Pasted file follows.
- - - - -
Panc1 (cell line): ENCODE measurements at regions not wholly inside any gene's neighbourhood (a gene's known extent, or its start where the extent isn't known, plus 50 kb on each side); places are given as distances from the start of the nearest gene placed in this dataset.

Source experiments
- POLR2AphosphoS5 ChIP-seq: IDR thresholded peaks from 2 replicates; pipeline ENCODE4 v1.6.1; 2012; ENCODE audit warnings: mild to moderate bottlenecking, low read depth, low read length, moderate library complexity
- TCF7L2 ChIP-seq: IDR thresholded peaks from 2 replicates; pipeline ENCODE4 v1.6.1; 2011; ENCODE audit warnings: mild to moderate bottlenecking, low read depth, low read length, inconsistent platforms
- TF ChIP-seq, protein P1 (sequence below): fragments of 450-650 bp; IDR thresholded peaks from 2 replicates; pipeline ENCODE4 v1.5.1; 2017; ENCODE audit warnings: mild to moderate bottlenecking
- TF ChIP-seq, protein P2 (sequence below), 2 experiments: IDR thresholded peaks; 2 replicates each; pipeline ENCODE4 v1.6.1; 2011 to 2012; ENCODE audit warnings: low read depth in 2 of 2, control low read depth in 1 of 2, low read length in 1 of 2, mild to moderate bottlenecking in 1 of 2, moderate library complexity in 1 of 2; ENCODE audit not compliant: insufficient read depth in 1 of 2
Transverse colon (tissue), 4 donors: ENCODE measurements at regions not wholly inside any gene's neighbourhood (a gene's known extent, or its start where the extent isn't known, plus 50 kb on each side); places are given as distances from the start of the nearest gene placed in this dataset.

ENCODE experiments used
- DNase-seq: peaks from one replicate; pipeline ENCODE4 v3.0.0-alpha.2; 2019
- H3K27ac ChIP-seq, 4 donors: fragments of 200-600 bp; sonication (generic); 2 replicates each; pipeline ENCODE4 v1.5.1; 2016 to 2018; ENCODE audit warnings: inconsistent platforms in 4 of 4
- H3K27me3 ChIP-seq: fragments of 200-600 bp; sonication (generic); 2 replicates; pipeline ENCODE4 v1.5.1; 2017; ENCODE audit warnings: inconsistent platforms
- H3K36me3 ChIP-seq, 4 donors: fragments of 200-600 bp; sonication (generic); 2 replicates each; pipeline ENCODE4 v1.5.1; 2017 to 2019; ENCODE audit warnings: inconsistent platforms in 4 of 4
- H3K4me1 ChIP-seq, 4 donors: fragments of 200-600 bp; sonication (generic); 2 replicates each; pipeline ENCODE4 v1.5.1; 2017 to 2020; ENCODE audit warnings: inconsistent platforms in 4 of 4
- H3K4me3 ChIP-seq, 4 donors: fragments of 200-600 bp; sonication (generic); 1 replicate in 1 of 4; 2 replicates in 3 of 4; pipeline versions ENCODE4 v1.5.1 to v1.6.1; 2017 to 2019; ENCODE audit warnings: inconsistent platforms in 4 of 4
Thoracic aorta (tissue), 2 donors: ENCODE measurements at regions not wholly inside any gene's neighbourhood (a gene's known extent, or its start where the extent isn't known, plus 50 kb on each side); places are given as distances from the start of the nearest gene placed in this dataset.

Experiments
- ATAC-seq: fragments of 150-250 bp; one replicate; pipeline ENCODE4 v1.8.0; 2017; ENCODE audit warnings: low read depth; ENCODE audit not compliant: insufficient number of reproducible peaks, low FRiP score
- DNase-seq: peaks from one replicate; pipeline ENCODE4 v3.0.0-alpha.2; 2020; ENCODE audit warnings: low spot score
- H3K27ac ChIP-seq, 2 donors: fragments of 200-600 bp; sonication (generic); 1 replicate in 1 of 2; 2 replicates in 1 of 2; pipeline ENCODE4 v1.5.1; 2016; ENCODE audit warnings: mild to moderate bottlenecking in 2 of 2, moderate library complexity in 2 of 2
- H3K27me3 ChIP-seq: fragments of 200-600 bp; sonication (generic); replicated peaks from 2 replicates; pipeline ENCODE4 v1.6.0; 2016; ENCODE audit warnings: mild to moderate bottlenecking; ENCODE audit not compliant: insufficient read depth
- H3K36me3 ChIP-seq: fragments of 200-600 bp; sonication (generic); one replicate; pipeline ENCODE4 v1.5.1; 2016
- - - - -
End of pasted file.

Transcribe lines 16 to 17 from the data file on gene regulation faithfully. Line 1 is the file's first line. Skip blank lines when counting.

Experiments
- ATAC-seq: fragments of 150-250 bp; one replicate; pipeline ENCODE4 v1.8.0; 2017; ENCODE audit warnings: low read depth; ENCODE audit not compliant: insufficient number of reproducible peaks, low FRiP score